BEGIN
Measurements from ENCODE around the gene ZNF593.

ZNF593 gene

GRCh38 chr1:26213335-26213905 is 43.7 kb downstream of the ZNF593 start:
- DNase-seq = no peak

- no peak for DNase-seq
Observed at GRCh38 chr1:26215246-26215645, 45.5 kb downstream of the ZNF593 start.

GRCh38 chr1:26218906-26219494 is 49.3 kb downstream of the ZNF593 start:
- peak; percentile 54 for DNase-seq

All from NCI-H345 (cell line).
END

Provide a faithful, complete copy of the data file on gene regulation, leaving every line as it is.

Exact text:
Measurements from ENCODE around the gene ZNF593.

ZNF593 gene

GRCh38 chr1:26213335-26213905 is 43.7 kb downstream of the ZNF593 start:
- DNase-seq = no peak

- no peak for DNase-seq
Observed at GRCh38 chr1:26215246-26215645, 45.5 kb downstream of the ZNF593 start.

GRCh38 chr1:26218906-26219494 is 49.3 kb downstream of the ZNF593 start:
- peak; percentile 54 for DNase-seq

All from NCI-H345 (cell line).